I struggle with anxiety, depression, OCD, and low self-worth. I struggle with PTSD from trauma. I also worked in ministry for eight years as a Christian school teacher. I’m married to a man who taught in Christian schools for ten years and is now in his second year as a domestic missionary. I understand the inner workings of ministry and ministry leadership. It’s hard to be honest. It’s hard to take off the mask. Everyone expects you to have all the answers, and if you don’t, they’re often quick to point fingers. The church is full of sinners saved by grace, and all of us in the sanctification process still indulge in gossip, judgment, and the tendency to create cliques and blow off people who aren’t convenient to us.
Even though it presents challenges, we need to address health and mental illness in the church. You don’t have to go looking for mental illness. There is no “we don’t have that here.” I guarantee there are people in your church who are coping with mental health crises. I guarantee there are people who are depressed, anxious, or enduring sleepless nights due to trauma. We all need grace and help for our broken minds as much as for our broken bodies. And the church should and must be a place of hope and community for Christians to uplift and encourage those struggling with mental health issues—because that can easily be all of us.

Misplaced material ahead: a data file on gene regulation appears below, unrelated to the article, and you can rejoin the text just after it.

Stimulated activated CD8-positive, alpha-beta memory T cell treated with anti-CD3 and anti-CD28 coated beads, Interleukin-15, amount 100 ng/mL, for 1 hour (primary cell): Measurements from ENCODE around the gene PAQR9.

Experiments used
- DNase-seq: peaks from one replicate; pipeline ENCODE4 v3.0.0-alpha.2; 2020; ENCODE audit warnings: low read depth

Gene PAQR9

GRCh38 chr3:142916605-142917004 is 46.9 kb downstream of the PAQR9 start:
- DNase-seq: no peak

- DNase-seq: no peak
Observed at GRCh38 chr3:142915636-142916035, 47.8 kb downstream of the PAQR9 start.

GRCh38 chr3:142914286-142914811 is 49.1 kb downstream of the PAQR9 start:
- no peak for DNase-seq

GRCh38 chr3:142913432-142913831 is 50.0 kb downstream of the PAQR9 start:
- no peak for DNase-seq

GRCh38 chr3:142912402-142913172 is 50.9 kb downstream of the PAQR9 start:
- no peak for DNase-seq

So how do we go about doing this? Unfortunately for problem-solving types, there is no one-size-fits-all answer. Mental illness comes from a variety of places—trauma, environment, or preexisting physical or neurological conditions. And sometimes (often, actually) there are multiple factors at play. When I had a breakdown with suicidal ideation, it was the combination of a stressful job change, a difficult living situation, preexisting neurological conditions (ADD and autistic spectrum disorder), and awful coping mechanisms where my brain had “healed wrong” from past trauma.